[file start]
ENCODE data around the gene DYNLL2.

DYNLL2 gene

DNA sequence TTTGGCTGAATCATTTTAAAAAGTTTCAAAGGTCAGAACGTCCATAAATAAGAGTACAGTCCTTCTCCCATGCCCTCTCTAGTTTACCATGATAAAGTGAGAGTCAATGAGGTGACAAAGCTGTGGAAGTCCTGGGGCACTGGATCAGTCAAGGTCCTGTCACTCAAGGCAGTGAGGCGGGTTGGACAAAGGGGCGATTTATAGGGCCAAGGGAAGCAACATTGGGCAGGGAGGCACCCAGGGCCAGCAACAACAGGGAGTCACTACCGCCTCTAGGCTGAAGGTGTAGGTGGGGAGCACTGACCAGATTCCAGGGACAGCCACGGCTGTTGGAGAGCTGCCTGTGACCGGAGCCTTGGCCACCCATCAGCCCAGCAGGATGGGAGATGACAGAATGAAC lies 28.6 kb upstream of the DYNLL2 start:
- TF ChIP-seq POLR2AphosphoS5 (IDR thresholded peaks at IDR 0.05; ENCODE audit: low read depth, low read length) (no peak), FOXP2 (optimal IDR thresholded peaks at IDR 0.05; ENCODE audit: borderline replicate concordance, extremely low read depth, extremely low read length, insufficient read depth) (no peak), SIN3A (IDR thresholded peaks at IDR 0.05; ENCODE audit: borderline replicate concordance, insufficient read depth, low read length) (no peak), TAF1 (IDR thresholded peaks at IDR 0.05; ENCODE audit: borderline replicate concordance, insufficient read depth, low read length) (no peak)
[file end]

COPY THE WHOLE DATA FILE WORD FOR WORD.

ENCODE data around the gene DYNLL2.

DYNLL2 gene

DNA sequence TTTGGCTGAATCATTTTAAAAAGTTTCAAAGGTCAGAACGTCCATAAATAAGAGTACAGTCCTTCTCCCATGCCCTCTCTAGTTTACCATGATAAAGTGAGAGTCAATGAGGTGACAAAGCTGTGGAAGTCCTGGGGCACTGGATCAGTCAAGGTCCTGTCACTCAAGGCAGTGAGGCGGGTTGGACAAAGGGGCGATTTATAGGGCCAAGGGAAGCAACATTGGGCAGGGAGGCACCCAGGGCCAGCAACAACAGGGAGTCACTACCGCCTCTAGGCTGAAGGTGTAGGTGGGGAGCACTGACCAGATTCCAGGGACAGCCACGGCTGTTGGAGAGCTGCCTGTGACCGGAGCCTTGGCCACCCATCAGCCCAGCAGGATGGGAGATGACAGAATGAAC lies 28.6 kb upstream of the DYNLL2 start:
- TF ChIP-seq POLR2AphosphoS5 (IDR thresholded peaks at IDR 0.05; ENCODE audit: low read depth, low read length) (no peak), FOXP2 (optimal IDR thresholded peaks at IDR 0.05; ENCODE audit: borderline replicate concordance, extremely low read depth, extremely low read length, insufficient read depth) (no peak), SIN3A (IDR thresholded peaks at IDR 0.05; ENCODE audit: borderline replicate concordance, insufficient read depth, low read length) (no peak), TAF1 (IDR thresholded peaks at IDR 0.05; ENCODE audit: borderline replicate concordance, insufficient read depth, low read length) (no peak)